By: Rabbi Yisrael Baron

Kabbalah, Jewish mysticism, has become a popular subject.  We hear about it being studied by celebrities lately.  This is just a reflection of our society’s search for some sort of higher meaning.  At Chabad of Sunny Isles Beach, we will discuss the subject in a course called “The Kabbalah of Character”.


The literal meaning of Kabbalah is ‘received tradition': the body of classical Jewish mystical teachings, the central text of which is the Zohar.


That definition is still general and vague.   We all want to know what Jewish mysticism is. What are its origins? What does it teach? What does it have to do with me?  Is it something different than the Torah?


Scholars, starting all the ways back from the beginning of biblical times studied Kabbalah. Some are of the opinion that our forefather Abraham authored the Sefer Yetzierah (The Book of Creation), one of the first known Kabbalistic works.


The most famous Kabbalist is Rabbi Isaac Luria (Safed 1534-1572) also known as the “Holy Ari.” He was the greatest Kabbalist luminary, crystallizing the Kabbalah into its recognized final forms.  His teachings were transmitted orally. Today, we are left with about two dozen volumes that his disciples transcribed.


Often, as we hear about Kabbalah, we wonder about the secret super natural powers it may hold and the benefits we may gain from it.  Some writings of the Kabbalah involve the use of divine names, amulets, talismans, and astrology to alter the natural order of the world.  These powers are powerful and true; however, they have been frowned on by most Kabbalists, including Rabbi Isaac Luria, as dangerous and spiritually demeaning.  Therefore, amongst the over three thousand Kabbalistic texts in print very few of them deal with these subjects.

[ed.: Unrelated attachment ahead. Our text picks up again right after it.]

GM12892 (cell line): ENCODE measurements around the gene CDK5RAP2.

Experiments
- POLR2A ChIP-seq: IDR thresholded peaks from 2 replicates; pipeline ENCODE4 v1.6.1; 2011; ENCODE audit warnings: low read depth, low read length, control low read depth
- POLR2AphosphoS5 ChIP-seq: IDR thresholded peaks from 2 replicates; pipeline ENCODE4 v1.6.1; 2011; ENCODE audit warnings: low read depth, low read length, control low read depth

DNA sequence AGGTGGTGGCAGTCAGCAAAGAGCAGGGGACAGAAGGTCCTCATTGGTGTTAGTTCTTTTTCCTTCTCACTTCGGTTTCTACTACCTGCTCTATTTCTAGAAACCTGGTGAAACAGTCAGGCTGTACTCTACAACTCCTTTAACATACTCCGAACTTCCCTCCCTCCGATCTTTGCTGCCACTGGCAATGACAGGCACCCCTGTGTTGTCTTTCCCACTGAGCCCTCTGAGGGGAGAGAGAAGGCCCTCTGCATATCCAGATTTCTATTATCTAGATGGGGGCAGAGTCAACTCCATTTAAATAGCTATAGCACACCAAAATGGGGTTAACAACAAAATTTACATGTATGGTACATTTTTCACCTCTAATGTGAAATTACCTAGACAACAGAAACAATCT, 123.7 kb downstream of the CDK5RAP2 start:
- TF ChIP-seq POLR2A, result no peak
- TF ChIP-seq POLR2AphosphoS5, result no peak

The latest explosion of Kabbalistic teachings began with the Baal ShemTov (1698-1760) the founder of the Chasidic movement.  His teachings brought new life into the Eastern European Jewish community after they suffered from the Cossack pogroms led by Chmelnitski (1648) and the dashed hopes of the false messiah, Shabtai Zvi, that followed.


Most mystical schools in the world somehow stress their freedom from the constraints of formal religion. However, Kabbalah mysticism does the opposite. It stresses the vital significance of the smallest details of law and ritual.  Rabbi Joseph Caro, author of the “Shulchan Aruch” Code of Jewish Law, was a mystic himself.  The goal of the Kabbalist was to add weight and meaning to formal practices of the Torah.


The Baal Shem Tov was no different in his teachings.  He incorporated the Mystical Principals of Kabbalah with the practical daily issues of serving G‑d. Learning this became mandatory in order to survive as a G‑d fearing community.


Chabad of Sunny Isles Beach will be hosting a new course called “The Kabbalah of Character”.

“The Kabbalah of Character” is a new and expanded revision of the popular course, “Soul Powers,” presented by the Jewish Learning Institute. The course helps students identify their particular dispositions and strengths. It then helps them to find ways to make the most of the gifts they have been given. Drawing on the organizational structure of the Kabbalah, this course examines the nature of the human soul created in the image of G‑d. It includes wisdom to amaze and stories to inspire, as well as journal exercises and practical tools to help students apply the lessons to their own lives.


The course invites you to choose from among a wealth of reflective approaches to chart your own path to personal growth.  It provides tools that will help you develop yourself and find new meaning in each day.


What can you gain by taking this course? A chance to discover who you really are; a chance to experience a tried, true method for self-improvement grounded in traditional spiritual teachings. And a chance to learn the secrets that will help you unlock your inner potential.